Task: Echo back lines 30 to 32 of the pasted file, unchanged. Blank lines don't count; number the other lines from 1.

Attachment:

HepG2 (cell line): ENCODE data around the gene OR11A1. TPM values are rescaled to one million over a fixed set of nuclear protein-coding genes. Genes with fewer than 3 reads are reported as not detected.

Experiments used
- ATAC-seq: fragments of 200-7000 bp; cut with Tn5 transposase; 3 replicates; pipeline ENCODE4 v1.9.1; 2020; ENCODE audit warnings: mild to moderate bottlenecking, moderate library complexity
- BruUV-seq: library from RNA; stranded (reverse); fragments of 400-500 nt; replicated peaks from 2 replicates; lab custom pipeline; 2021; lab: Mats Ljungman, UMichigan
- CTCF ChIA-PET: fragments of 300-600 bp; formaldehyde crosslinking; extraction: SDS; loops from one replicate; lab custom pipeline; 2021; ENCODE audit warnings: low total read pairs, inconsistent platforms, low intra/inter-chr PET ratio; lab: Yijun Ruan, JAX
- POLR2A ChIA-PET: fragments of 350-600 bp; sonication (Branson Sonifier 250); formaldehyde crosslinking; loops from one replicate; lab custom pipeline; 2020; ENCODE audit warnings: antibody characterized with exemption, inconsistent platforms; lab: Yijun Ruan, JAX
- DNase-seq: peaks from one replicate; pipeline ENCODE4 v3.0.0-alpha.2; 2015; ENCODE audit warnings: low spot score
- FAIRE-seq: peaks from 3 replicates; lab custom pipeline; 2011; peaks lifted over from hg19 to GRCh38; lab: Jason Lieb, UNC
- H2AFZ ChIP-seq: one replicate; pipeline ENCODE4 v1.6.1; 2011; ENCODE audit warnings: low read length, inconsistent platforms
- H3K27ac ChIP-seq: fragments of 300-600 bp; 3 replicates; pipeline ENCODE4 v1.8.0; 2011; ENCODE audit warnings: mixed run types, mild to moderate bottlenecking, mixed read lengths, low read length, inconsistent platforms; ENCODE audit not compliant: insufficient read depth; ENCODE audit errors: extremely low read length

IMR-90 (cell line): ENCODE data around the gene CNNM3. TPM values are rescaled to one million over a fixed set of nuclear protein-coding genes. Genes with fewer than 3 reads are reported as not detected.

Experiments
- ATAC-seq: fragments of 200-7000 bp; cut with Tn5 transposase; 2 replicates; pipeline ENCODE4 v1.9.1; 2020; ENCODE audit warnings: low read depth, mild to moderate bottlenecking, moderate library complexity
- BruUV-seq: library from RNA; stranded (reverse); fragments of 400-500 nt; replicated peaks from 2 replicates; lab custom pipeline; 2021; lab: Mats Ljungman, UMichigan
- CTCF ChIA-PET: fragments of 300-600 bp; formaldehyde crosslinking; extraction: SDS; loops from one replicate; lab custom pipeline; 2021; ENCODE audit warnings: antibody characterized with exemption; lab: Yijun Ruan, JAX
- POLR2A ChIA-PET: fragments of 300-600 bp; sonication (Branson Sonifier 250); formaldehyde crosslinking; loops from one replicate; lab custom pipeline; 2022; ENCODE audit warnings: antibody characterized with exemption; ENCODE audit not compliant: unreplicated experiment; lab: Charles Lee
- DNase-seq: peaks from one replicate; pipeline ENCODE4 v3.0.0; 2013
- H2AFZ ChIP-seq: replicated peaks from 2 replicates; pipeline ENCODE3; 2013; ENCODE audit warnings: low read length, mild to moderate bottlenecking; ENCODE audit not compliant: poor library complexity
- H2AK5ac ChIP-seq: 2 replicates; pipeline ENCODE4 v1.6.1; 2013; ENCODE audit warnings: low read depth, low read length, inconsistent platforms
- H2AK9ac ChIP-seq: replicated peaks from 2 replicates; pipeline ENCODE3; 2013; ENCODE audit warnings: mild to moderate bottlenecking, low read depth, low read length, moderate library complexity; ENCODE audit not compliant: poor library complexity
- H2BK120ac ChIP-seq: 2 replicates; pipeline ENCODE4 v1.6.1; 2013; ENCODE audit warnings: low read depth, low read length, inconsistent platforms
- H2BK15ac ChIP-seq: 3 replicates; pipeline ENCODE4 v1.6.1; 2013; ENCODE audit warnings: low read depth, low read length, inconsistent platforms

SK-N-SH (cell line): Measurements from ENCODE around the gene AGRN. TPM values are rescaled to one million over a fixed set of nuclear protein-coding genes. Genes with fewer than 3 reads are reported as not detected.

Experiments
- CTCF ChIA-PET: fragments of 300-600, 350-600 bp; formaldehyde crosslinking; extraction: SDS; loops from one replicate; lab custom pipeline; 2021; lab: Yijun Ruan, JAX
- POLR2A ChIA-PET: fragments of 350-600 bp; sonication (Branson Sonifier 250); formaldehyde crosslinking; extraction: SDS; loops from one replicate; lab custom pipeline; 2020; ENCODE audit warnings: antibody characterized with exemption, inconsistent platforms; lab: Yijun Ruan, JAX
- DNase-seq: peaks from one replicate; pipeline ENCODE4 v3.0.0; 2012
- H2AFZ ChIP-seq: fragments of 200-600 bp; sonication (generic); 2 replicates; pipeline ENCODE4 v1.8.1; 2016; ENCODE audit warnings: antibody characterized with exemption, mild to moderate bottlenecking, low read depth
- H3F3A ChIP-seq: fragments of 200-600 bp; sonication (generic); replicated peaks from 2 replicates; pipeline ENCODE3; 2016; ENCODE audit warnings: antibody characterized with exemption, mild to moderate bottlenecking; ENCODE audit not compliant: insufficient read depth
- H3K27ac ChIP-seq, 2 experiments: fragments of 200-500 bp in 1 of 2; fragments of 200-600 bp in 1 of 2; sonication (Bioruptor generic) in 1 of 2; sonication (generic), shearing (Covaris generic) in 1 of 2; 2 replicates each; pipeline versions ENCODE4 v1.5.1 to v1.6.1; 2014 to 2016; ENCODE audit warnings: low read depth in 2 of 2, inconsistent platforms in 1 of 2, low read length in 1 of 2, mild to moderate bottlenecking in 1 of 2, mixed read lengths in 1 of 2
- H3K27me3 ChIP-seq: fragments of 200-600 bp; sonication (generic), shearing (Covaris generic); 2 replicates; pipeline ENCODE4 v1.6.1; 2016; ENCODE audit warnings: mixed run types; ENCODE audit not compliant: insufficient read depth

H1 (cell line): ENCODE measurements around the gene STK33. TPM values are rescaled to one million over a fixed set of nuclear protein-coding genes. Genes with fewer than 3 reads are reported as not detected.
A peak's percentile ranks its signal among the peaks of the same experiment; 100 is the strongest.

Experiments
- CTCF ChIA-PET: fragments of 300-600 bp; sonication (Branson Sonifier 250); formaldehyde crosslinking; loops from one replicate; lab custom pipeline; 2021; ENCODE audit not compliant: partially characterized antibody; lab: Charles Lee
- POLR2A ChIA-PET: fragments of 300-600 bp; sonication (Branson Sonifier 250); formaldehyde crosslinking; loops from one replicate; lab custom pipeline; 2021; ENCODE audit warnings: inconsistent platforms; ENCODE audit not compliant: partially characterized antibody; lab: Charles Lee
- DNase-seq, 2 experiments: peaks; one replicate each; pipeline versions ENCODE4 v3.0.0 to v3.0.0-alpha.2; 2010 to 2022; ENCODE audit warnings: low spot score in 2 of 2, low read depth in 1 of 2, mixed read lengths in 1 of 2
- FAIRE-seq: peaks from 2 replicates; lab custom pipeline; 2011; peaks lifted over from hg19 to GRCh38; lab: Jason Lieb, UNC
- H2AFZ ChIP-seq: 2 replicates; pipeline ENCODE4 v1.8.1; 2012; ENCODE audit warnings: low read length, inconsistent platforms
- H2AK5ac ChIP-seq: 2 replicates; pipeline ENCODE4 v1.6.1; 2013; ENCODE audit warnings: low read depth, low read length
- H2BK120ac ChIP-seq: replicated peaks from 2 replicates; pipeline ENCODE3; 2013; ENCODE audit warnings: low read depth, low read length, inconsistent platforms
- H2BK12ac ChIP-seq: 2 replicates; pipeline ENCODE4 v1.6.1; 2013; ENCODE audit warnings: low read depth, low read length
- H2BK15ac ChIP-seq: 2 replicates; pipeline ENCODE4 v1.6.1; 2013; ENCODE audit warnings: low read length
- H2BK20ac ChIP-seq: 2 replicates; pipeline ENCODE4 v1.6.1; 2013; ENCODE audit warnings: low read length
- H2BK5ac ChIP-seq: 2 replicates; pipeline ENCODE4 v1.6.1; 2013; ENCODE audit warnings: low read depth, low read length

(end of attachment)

- H3K27ac ChIP-seq, 2 experiments: fragments of 200-500 bp in 1 of 2; fragments of 200-600 bp in 1 of 2; sonication (Bioruptor generic) in 1 of 2; sonication (generic), shearing (Covaris generic) in 1 of 2; 2 replicates each; pipeline versions ENCODE4 v1.5.1 to v1.6.1; 2014 to 2016; ENCODE audit warnings: low read depth in 2 of 2, inconsistent platforms in 1 of 2, low read length in 1 of 2, mild to moderate bottlenecking in 1 of 2, mixed read lengths in 1 of 2
- H3K27me3 ChIP-seq: fragments of 200-600 bp; sonication (generic), shearing (Covaris generic); 2 replicates; pipeline ENCODE4 v1.6.1; 2016; ENCODE audit warnings: mixed run types; ENCODE audit not compliant: insufficient read depth

H1 (cell line): ENCODE measurements around the gene STK33. TPM values are rescaled to one million over a fixed set of nuclear protein-coding genes. Genes with fewer than 3 reads are reported as not detected.